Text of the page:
Priority Need

The test of priority need was abolished on 31 December 2012, meaning that all non-intentionally homeless people are now entitled to permanent accommodation (subject to local connection).

The main categories were:

  • a pregnant woman

  • a person who is vulnerable as a result of old age, mental illness, personality disorder, learning disability, physical disability, chronic ill health, having suffered a miscarriage or undergone an abortion, having been discharged from a hospital, prison or any part of the regular armed forces, or other special reason

  • a person who has lost their accommodation as a result of an emergency such as flood, fire or other disaster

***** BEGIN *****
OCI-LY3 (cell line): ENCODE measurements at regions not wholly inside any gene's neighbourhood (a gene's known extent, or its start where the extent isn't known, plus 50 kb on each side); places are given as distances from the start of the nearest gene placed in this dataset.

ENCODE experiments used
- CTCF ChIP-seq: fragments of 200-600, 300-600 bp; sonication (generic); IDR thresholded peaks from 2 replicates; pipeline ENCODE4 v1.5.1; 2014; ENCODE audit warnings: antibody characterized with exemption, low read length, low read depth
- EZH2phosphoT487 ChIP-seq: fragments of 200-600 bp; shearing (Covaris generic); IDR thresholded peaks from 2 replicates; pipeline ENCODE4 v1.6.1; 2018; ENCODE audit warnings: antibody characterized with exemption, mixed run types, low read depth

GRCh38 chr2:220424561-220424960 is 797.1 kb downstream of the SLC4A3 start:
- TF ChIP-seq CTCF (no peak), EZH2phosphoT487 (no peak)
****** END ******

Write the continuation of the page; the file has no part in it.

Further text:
• a person who resides or might reasonably be expected to reside with the persons referred to above

  • a person with whom dependant children reside or might reasonably be expected to reside

  • a person aged 16 or 17

  • a young person aged between 18 and 20 and living in circumstances which put them at risk of sexual or financial exploitation or misuse of alcohol or drugs, or who was, at the time that they ceased to be of school age (or at any subsequent time), looked after by a local authority, and is no longer looked after

  • a person whose religion, sexual orientation, race, colour, ethnic or national origins mean that s/he faces the risk of violence or harassment, or is likely to suffer harassment

  • a person who faces the risk of domestic abuse.

Local authorities may also have had duties to assist applicants under other legislation, for example the Children (Scotland) Act 1995.

This content applies to Scotland

Last updated: 18 December 2019